“I wasted so much time playing open mics and writer’s nights in Nashville and Boston. The same is true of all the ‘hot new music sites’ that spring up every 20 minutes on the Internet … Fans go to Facebook or iTunes, not Stereofame. I could waste all my time playing for a crowd of other broke indie artists or I can spend my efforts approaching fans where they’re already congregating.”
Shove Yourself Into A Niche
“I’m inspired by certain things– technology, animals, politics, sci-fi/ fantasy –and so is every other artist. Whatever I’m writing about, there’s a community based around that topic. Instead of going after generic ‘music fan’ crowds, I chose to focus on specific niches that share MY interests … not only is my music relevant to them, I can relate to them on a personal level.”
Keep Them Screaming Your Name
“In October of 2008 I started my own subscription service …with no clue whether the fans would like it or not. Part of the offerings were two new songs and one live concert recording every month. Little did I realize that new releases every two weeks would be better than any good album reviews or press coverage. Giving my fans something new to talk about every two weeks meant exactly that: they talk about me every two weeks.”
Whether or not you believe the 1,000 True Fans model would work for your discipline, both posts are a refreshing break from economic gloom and doom forecasts, especially in the ever-dicey world of professional music making!
What’s Thwarting American Innovation? Too Much Science, Says Roger Martin
From Fast Company.com. Martin, dean of the University of Toronto’s Rotman School of Management, says in his new book, “The Design of Business,” that scientific and analytic thinking can only do so much for business, since it studies the past and the past is never exactly like the future.
There’s an interesting Q and A in the article where Martin basically lays out his thesis. Here are a couple of potent outtakes.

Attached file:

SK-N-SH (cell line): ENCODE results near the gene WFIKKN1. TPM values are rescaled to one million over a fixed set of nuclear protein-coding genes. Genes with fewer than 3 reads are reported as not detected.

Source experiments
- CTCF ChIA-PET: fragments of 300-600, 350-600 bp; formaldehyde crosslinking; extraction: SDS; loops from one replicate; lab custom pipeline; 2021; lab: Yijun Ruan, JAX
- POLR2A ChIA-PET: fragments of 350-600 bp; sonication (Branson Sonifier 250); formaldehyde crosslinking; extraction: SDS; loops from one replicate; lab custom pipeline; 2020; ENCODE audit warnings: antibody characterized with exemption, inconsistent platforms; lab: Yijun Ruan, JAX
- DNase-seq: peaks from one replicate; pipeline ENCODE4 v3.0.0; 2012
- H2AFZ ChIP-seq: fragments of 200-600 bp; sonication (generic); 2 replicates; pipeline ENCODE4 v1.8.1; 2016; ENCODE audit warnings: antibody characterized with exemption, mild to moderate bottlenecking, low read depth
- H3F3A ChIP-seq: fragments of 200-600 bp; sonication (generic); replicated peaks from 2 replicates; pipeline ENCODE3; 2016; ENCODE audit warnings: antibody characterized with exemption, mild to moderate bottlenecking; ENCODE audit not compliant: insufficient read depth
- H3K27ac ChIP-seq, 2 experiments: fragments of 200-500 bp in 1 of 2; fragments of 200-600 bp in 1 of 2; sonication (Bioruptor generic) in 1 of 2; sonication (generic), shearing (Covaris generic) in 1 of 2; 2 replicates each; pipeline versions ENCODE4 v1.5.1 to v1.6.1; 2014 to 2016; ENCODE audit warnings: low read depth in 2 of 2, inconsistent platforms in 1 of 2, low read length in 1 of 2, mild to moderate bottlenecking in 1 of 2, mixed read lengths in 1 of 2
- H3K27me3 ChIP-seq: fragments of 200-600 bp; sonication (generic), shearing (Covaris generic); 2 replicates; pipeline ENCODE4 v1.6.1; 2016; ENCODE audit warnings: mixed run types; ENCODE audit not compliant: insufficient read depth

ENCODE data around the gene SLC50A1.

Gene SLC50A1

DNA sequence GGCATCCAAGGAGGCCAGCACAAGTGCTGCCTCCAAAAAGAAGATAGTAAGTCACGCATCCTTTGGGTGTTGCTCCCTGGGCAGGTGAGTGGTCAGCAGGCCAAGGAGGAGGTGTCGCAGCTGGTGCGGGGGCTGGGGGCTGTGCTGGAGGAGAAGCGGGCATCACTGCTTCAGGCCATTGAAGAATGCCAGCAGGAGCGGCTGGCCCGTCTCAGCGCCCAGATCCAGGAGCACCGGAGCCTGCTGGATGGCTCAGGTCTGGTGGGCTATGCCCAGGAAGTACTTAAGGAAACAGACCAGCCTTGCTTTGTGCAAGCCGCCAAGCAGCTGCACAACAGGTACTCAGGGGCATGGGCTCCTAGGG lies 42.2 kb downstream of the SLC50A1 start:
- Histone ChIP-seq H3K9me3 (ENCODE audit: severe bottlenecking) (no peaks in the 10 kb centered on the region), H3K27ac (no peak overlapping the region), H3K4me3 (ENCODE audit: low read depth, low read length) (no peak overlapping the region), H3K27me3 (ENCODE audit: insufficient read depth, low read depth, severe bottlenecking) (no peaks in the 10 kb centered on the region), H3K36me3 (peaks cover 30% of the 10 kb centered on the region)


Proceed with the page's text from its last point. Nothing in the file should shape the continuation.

“In a knowledge-intensive world, design thinking is critical to overcoming the biggest block: overcoming analytical thinking and fear of intuitive thinking. The design thinker enables the organization to balance exploration and exploitation, invention of business and administration of business, originality and mastery…
“You don’t have to convert the whole organization to design thinking. Propose a little experiment–say, three months in length–where you test out a bite-sized chunk of a problem using this method. If you have a little success, be sure to then attach metrics to it. In that way, you turn the future into the past in a way they understand.”
It’s encouraging to see a business school dean realizing there’s more to innovation than PowerPoints and Excel spreadsheets rehashing the past! Could this be another sign that Daniel Pink’s thesis that right-brain qualities are the key to future economic success is gaining traction?
Periodic Table of Typefaces
Interesting visual chart of advancements in typography. Based on sources related to best-practices for graphic designers.
12 of the World’s Coolest Packaging Designs
A slideshow from FastCompany.com. Innovative, thought provoking and cool!
Solo Creativity, part 1
From Andy Eklund’s Creative Streak blog. First of a two-part series focusing on useful solo brainstorming techniques.